Like LeBron James and Dwyane Wade, Bosh signed his most recent extension with the intention of testing the unrestricted free agent market this summer; each has a player option for the 2010-11 season. All three turned have turned down extension offers since last summer, with Bosh the most recent prospective free agent to say no. The Raptors relayed an extension offer in January, and Bosh's position was that he wanted to play out the season and deal with the contract afterward.
Injury aside, Toronto's inability to make significant improvement this season despite the addition of free agent Hedo Turkoglu has frustrated Bosh to the point where people close to him believe he is the most motivated of the Big Three to seek a new address this summer. In all likelihood, the Raptors would try to accommodate his wishes via a sign-and-trade so they can avoid losing him and getting nothing in return.
It has been long speculated that Bosh, a Texas native, would seek a return to his home state. Conveniently, there are three teams located there, all of which might be enticed to explore a sign-and-trade. The Rockets are in desperate need of star power, the Spurs are aging, and the Mavericks are always game for splashy, big-ticket moves.
One thing's for sure: It's gotten a lot easier over the past 48 hours to imagine Bosh wearing another uniform next season.
As for the Raptors' battle for the eighth playoff spot in the East with Chicago, the Bulls got another break Thursday night -- also at the hands of the Cavs. LeBron James was inactive for Cleveland's game in Chicago, giving the Bulls a chance to move ahead of Toronto with four games to play for each team. The Raptors hold the tiebreaker and have the easier schedule: at Atlanta, at Detroit, and home to New York in addition to hosting the Bulls on Sunday. Chicago is at New Jersey Friday night and finishes the season against two playoff teams: home to Boston and at Charlotte.
Posted on: April 2, 2010 4:58 pm
Edited on: April 2, 2010 5:53 pm
Forget about Kobe Bryant joining the 2010 free-agent frenzy. The three-year, maximum extension he finally agreed to Friday with the Lakers put an end to that.
Instead of exercising his early termination option after the season, Bryant is signing up to finish his career in a Lakers uniform. With a $24.8 million salary next year, Bryant is eligible to make $27.4 million in 2011-12, $30 million in '12-'13 and $32.6 million in the final year of the extension.
This is splendid news -- and not only for Bryant and agent Rob Pelinka, who will get a nice chunk of that $90 million as a commission. It's splendid because it promises four more years of Lakers drama -- the annual questions about whether Phil Jackson will be back to win one more title, and what Kobe will do/think/say if Phil ever does decide to ride off into the sunset with Jeanie Buss and never look back.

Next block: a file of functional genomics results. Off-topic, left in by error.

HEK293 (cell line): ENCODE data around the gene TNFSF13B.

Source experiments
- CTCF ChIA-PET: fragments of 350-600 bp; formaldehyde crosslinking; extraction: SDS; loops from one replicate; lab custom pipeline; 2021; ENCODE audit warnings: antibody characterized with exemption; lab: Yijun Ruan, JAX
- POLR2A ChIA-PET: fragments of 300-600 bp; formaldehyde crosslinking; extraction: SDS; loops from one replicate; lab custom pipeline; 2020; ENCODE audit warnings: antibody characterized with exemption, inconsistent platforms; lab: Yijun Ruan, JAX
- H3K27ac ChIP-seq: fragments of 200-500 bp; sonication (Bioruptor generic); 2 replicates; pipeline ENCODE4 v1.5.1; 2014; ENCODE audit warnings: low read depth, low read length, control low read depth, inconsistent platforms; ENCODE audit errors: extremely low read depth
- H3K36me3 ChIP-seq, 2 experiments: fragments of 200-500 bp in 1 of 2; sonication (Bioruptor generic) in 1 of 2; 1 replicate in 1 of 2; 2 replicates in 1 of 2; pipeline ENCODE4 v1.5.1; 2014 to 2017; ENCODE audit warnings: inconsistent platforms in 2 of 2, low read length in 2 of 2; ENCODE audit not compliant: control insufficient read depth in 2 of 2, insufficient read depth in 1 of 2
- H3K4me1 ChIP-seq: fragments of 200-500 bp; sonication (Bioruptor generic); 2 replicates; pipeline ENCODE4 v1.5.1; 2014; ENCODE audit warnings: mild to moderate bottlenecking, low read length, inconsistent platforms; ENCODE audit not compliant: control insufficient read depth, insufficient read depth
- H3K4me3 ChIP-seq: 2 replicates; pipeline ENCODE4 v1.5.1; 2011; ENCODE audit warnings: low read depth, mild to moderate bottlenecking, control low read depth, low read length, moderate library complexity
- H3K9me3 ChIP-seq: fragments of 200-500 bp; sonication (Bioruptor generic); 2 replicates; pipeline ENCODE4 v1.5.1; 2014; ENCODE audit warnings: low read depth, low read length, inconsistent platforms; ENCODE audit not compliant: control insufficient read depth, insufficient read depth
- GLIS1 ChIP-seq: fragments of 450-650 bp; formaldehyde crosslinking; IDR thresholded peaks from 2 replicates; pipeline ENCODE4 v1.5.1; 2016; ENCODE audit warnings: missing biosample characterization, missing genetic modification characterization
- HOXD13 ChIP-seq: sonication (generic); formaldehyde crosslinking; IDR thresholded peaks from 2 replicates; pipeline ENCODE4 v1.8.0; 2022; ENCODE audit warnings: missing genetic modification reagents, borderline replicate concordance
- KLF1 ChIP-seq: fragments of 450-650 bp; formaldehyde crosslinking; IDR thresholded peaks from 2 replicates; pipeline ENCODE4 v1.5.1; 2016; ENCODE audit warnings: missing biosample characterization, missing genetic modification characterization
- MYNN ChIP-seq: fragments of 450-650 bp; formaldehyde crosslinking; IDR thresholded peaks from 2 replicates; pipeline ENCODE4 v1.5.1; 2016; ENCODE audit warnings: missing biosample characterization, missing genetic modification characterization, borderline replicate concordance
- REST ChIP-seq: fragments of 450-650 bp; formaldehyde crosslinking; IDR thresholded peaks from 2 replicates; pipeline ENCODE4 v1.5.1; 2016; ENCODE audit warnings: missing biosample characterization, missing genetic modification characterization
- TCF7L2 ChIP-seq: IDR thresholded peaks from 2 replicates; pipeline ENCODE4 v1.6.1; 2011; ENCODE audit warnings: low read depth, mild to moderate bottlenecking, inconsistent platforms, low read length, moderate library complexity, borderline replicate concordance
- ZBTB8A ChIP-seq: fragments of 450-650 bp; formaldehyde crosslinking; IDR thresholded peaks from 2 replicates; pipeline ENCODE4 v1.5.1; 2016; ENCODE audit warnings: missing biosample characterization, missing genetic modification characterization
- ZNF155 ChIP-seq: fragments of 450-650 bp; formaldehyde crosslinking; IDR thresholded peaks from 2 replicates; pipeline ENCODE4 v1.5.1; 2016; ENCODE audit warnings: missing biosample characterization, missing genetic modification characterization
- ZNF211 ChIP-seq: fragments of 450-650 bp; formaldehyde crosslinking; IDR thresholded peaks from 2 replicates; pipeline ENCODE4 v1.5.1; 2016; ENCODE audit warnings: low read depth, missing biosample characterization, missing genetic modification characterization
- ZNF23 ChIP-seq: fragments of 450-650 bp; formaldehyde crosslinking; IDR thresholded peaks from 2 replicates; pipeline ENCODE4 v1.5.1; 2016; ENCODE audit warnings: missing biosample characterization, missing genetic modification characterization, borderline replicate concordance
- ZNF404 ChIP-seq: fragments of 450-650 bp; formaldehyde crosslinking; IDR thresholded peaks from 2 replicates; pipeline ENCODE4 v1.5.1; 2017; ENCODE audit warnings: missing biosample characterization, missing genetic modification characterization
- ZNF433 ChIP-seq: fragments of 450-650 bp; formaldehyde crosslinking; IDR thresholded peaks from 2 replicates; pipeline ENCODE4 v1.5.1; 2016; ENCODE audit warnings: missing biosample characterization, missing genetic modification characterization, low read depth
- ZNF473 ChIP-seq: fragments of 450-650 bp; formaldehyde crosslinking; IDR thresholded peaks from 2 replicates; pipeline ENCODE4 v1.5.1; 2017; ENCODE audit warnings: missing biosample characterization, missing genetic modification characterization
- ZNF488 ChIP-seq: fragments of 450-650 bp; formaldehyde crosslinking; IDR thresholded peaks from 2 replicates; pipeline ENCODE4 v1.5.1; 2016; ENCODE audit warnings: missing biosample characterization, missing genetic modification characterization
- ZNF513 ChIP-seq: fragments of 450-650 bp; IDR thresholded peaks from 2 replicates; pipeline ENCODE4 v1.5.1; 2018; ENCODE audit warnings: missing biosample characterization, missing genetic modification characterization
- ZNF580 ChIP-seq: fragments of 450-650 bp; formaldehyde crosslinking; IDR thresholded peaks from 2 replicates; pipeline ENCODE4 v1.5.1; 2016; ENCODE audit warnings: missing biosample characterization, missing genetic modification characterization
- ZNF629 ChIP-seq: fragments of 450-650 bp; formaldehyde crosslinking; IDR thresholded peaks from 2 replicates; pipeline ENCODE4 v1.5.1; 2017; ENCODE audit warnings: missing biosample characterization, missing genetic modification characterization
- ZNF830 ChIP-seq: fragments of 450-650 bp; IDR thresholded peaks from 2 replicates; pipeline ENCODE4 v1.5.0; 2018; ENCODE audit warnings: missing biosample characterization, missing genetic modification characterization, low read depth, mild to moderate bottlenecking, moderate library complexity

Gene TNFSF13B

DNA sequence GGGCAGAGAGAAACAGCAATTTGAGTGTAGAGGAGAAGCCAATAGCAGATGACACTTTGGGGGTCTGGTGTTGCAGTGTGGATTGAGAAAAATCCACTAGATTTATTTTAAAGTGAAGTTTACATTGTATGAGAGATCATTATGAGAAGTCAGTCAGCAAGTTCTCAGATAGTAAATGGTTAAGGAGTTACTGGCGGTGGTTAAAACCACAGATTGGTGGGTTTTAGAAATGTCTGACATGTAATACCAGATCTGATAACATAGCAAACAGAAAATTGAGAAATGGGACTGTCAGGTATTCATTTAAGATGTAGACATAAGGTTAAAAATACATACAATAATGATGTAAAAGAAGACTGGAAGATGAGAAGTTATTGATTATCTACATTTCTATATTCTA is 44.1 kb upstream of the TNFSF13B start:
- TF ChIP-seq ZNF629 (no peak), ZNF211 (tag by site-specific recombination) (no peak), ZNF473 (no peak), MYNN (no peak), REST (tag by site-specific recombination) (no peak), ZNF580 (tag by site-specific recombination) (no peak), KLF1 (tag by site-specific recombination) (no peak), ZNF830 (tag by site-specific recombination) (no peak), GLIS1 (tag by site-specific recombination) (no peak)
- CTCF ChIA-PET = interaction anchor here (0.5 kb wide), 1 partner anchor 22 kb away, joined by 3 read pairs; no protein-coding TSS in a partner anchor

It's also splendid because it may offer a glimpse into the decision LeBron James will have before him three months from now. Granted, they are at very different stages of their careers. But if Bryant just laid down the blueprint for LeBron -- hey, if they've given you everything you want, you might as well stay -- then there will be a handful of extremely disappointed general managers standing around with cap space and nothing to spend it on come July 1.
Bryant's extension offer has been on the table since July, when he decided not to exercise the first of two straight termination clauses. It was widely believed that he would follow that good-will gesture by quickly signing an extension, but it took months to finalize.
In addition to eliminating Bryant from a free-agent class that is expected to include James, Dwyane Wade, Chris Bosh and others, his decision to commit to three more years with the Lakers suggests that Bryant believes Jackson will be back for at least one more year as coach. Jackson, 64, told NBA.com last week that he expects to be back, barring any surprises in his annual post-season physical. Jackson later backtracked, saying he wasn't leaning one way or the other. Bryant, it would appear, believes otherwise.
Bryant's decision will come as a surprise to several GMs I've spoken with recently who are in the planning stages for this summer's free-agent signing period. They had begun to expect Bryant to make himself available to the highest bidder -- that Bryant was the free agent everyone kept forgetting about. It was never assumed that Bryant wanted to leave L.A., but rather that uncertainty over Jackson's future might compel him to keep his options open.
With four titles and another one possible this June, what better options could there have been? Apparently, according to Kobe, none.
The last time I saw Bryant, he was walking toward the loading dock at the Ford Center in Oklahoma City, sunglasses on and head hanging after a particularly humiliating loss to the Thunder. Minutes earlier, Bryant had gotten more of the rubbish he gets in every NBA city -- more of these comparisons to players who haven't won anything yet. It would stand to reason that Bryant put the LeBron comparisons to rest last June, when he hoisted his fourth championship trophy, and first without Shaq. James hasn't won any yet, and Bryant is within two of tying Michael Jordan, and yet all anyone can talk about is LeBron, LeBron, LeBron.
Bryant can take that; there is no denying James' talent and no telling how many titles he'll ultimately win if he puts himself in the right situation, starting this summer. But now Bryant supposedly has been passed in the NBA hierarchy by Kevin Durant, according to the great basketball publication Rolling Stone.
"Whoever said that is a little bit over their head with that one," Jackson said.
Asked that night in Oklahoma City if he "got caught up" in the head-to-head matchup with Durant, Bryant smiled and said, "That's a silly question." With nine turnovers in the loss, Bryant also was asked if the player defending him -- Thabo Sefolosha -- had become one of the better defenders in the league.
"Sure," Bryant said, with about $90 million worth of sarcasm.
Bryant could have joined the new generation chasing him in the chase for dollars this summer. On Friday, the best player of his generation decided to sit that one out. Let's compare the resumes in four years and see if he was right.